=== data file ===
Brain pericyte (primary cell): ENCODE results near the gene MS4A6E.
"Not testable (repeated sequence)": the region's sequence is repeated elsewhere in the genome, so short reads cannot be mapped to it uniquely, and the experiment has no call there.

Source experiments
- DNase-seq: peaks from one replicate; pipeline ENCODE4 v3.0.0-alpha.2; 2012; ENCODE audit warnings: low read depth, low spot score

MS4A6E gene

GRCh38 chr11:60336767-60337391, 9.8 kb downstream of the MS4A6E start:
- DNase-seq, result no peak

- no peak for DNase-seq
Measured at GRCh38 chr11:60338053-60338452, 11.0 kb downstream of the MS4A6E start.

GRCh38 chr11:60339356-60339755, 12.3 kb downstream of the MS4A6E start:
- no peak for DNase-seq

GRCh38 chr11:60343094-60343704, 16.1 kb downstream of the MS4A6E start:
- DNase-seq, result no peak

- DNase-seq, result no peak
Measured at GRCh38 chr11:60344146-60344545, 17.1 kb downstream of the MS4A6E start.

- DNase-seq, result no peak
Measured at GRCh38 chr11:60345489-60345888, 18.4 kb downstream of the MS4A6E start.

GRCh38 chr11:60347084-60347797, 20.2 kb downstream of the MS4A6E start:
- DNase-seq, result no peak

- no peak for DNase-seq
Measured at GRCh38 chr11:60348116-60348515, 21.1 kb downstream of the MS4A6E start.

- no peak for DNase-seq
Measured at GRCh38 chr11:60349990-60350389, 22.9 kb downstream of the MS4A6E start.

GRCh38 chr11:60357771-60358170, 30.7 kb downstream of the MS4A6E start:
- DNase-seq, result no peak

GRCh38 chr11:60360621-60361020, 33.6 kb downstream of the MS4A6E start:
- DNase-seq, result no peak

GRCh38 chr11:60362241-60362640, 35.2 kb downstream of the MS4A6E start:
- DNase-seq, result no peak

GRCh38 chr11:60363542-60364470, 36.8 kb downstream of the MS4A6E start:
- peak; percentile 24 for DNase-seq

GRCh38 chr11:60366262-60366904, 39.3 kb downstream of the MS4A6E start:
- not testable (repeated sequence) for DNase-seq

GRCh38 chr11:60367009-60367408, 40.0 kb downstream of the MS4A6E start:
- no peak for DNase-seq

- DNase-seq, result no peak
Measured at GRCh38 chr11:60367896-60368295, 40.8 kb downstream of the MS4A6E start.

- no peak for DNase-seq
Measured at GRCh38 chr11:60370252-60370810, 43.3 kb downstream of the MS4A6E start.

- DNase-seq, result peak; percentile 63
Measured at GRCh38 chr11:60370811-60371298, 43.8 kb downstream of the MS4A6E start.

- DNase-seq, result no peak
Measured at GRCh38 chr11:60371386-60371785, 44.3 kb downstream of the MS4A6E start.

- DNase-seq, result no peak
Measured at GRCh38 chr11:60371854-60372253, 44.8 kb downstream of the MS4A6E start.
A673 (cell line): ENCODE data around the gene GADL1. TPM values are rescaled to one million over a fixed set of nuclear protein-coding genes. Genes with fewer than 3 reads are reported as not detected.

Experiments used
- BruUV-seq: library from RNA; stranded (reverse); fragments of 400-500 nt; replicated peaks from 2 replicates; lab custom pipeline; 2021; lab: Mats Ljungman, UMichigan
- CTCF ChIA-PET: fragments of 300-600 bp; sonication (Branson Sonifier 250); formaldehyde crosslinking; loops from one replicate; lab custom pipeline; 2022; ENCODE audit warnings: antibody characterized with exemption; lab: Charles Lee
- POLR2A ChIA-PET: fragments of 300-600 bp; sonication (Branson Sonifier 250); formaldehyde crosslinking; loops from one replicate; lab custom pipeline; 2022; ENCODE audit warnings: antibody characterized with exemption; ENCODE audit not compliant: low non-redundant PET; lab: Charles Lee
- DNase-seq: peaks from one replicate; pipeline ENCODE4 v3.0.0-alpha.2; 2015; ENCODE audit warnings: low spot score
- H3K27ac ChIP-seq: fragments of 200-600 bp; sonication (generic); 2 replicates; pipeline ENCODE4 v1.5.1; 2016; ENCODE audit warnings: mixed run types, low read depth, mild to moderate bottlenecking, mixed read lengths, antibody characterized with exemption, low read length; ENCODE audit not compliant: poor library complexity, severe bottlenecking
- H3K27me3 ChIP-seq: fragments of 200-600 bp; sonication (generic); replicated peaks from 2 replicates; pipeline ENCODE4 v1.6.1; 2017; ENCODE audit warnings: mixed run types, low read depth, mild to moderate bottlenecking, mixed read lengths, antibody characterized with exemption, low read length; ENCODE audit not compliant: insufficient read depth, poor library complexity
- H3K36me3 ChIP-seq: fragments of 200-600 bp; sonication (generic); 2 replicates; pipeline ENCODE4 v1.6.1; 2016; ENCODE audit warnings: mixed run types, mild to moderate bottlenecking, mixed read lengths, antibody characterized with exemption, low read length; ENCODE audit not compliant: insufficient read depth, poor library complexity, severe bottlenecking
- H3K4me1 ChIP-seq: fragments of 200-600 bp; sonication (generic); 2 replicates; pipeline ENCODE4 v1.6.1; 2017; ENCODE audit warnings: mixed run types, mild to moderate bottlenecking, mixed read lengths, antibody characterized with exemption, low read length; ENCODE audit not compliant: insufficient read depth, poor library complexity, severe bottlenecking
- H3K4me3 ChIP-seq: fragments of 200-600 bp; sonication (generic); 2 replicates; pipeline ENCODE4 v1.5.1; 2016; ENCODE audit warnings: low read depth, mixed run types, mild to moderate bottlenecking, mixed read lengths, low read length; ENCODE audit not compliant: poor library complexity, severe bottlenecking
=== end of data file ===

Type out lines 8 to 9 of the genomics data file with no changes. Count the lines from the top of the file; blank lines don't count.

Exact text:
- no peak for DNase-seq
Measured at GRCh38 chr11:60338053-60338452, 11.0 kb downstream of the MS4A6E start.